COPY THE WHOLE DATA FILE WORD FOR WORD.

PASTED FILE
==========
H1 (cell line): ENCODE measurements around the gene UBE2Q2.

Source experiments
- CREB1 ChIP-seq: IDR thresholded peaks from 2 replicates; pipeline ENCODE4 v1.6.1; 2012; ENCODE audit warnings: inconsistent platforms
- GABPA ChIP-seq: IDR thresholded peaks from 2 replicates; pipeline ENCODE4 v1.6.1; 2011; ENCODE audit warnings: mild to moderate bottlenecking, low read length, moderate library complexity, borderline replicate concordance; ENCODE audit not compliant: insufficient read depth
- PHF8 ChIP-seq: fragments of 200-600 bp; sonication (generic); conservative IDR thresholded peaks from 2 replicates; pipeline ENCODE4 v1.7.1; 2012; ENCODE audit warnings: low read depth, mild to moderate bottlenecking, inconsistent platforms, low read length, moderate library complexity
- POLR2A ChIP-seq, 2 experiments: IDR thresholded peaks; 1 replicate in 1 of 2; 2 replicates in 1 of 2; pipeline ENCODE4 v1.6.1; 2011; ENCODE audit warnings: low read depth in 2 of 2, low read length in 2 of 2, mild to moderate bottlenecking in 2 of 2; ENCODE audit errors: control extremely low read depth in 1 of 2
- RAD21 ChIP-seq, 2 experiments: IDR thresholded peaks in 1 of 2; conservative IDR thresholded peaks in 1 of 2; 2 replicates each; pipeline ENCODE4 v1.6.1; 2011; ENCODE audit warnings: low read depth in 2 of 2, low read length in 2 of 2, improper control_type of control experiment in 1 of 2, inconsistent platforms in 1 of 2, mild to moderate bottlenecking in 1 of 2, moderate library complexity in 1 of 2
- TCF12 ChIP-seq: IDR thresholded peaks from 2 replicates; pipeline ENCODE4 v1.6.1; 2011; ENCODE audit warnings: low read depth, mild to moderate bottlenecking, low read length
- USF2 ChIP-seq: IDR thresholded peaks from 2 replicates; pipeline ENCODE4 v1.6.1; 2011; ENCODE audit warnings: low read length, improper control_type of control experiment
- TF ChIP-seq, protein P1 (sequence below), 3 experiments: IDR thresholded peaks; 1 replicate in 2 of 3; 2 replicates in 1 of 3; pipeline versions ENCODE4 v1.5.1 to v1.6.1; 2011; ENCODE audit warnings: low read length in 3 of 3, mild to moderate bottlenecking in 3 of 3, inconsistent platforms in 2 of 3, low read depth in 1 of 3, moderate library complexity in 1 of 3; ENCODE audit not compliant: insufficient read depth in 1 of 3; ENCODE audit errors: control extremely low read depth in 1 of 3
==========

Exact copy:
H1 (cell line): ENCODE measurements around the gene UBE2Q2.

Source experiments
- CREB1 ChIP-seq: IDR thresholded peaks from 2 replicates; pipeline ENCODE4 v1.6.1; 2012; ENCODE audit warnings: inconsistent platforms
- GABPA ChIP-seq: IDR thresholded peaks from 2 replicates; pipeline ENCODE4 v1.6.1; 2011; ENCODE audit warnings: mild to moderate bottlenecking, low read length, moderate library complexity, borderline replicate concordance; ENCODE audit not compliant: insufficient read depth
- PHF8 ChIP-seq: fragments of 200-600 bp; sonication (generic); conservative IDR thresholded peaks from 2 replicates; pipeline ENCODE4 v1.7.1; 2012; ENCODE audit warnings: low read depth, mild to moderate bottlenecking, inconsistent platforms, low read length, moderate library complexity
- POLR2A ChIP-seq, 2 experiments: IDR thresholded peaks; 1 replicate in 1 of 2; 2 replicates in 1 of 2; pipeline ENCODE4 v1.6.1; 2011; ENCODE audit warnings: low read depth in 2 of 2, low read length in 2 of 2, mild to moderate bottlenecking in 2 of 2; ENCODE audit errors: control extremely low read depth in 1 of 2
- RAD21 ChIP-seq, 2 experiments: IDR thresholded peaks in 1 of 2; conservative IDR thresholded peaks in 1 of 2; 2 replicates each; pipeline ENCODE4 v1.6.1; 2011; ENCODE audit warnings: low read depth in 2 of 2, low read length in 2 of 2, improper control_type of control experiment in 1 of 2, inconsistent platforms in 1 of 2, mild to moderate bottlenecking in 1 of 2, moderate library complexity in 1 of 2
- TCF12 ChIP-seq: IDR thresholded peaks from 2 replicates; pipeline ENCODE4 v1.6.1; 2011; ENCODE audit warnings: low read depth, mild to moderate bottlenecking, low read length
- USF2 ChIP-seq: IDR thresholded peaks from 2 replicates; pipeline ENCODE4 v1.6.1; 2011; ENCODE audit warnings: low read length, improper control_type of control experiment
- TF ChIP-seq, protein P1 (sequence below), 3 experiments: IDR thresholded peaks; 1 replicate in 2 of 3; 2 replicates in 1 of 3; pipeline versions ENCODE4 v1.5.1 to v1.6.1; 2011; ENCODE audit warnings: low read length in 3 of 3, mild to moderate bottlenecking in 3 of 3, inconsistent platforms in 2 of 3, low read depth in 1 of 3, moderate library complexity in 1 of 3; ENCODE audit not compliant: insufficient read depth in 1 of 3; ENCODE audit errors: control extremely low read depth in 1 of 3